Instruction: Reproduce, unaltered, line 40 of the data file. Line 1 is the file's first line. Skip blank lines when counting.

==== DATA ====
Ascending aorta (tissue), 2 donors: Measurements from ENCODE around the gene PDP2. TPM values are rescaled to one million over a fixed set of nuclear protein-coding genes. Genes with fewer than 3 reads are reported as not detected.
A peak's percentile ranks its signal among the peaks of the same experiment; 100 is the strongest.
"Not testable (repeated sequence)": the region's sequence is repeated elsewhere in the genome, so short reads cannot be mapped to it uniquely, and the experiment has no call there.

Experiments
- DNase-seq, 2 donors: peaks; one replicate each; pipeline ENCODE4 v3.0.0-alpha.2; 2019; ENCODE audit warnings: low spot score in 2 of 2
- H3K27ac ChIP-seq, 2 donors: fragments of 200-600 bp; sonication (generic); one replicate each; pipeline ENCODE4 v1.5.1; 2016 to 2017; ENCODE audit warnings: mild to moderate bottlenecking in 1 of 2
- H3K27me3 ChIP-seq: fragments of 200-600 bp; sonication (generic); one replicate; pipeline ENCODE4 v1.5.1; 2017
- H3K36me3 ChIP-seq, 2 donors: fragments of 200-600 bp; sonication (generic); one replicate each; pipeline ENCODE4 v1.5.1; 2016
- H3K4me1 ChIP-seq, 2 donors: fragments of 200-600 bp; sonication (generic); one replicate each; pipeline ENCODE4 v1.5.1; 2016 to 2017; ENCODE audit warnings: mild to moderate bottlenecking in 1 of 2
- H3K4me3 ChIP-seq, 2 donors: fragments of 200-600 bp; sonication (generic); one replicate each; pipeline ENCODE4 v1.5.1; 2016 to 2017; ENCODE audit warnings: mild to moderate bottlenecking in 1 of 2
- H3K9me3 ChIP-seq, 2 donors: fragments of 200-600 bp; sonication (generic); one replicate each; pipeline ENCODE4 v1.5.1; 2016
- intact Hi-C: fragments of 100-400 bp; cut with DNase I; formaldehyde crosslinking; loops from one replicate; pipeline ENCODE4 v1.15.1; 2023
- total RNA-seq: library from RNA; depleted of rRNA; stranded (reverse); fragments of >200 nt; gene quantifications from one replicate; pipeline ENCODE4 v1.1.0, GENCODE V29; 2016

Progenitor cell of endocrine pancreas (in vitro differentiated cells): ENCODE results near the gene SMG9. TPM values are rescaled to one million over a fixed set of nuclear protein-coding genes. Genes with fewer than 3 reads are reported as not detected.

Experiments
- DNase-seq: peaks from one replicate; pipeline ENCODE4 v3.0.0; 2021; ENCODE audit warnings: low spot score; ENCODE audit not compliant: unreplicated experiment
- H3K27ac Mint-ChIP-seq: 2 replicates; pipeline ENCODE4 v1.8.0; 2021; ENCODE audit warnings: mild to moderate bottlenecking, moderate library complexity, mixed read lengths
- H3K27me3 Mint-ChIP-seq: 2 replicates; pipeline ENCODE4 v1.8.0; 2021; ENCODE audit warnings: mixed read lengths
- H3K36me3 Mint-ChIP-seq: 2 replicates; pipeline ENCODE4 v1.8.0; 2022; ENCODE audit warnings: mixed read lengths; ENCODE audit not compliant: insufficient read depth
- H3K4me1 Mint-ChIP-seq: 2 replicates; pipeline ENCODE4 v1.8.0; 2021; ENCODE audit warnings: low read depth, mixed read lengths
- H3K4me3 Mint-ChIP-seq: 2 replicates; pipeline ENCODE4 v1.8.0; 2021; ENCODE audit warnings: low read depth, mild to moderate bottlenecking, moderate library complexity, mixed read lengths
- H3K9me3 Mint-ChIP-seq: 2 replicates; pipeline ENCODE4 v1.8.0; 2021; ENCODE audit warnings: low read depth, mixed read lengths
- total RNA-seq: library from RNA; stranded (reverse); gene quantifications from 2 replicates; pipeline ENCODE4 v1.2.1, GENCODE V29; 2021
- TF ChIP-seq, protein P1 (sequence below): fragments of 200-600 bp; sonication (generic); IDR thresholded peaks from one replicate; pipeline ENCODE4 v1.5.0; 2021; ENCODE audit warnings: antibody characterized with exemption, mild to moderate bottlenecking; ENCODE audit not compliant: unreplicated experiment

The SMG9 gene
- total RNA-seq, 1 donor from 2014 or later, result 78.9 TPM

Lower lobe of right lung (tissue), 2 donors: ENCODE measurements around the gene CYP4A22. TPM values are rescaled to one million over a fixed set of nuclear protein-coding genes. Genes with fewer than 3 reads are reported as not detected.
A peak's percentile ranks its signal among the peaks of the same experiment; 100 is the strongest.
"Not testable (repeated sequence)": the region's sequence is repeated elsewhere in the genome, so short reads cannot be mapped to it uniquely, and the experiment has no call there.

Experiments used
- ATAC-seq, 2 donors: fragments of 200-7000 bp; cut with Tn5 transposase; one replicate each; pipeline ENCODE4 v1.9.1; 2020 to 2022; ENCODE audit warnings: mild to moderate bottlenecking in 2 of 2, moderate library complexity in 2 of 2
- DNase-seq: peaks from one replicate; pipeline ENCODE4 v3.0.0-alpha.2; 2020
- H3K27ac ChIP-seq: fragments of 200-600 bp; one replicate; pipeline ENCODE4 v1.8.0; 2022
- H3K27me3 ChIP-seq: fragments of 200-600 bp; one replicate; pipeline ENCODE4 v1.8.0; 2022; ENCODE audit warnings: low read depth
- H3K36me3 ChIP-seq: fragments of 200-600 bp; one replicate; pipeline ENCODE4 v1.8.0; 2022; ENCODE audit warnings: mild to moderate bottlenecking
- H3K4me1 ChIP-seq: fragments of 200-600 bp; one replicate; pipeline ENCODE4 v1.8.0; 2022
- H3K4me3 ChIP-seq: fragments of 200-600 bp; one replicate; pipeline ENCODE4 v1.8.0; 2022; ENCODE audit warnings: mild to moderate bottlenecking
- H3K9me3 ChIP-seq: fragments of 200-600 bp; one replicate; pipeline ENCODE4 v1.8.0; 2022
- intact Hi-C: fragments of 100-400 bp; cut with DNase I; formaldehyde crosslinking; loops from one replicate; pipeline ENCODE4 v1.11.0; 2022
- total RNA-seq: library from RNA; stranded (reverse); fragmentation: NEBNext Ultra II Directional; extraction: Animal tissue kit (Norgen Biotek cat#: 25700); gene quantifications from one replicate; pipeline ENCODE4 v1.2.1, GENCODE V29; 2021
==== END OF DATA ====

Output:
- total RNA-seq: library from RNA; stranded (reverse); fragmentation: NEBNext Ultra II Directional; extraction: Animal tissue kit (Norgen Biotek cat#: 25700); gene quantifications from one replicate; pipeline ENCODE4 v1.2.1, GENCODE V29; 2021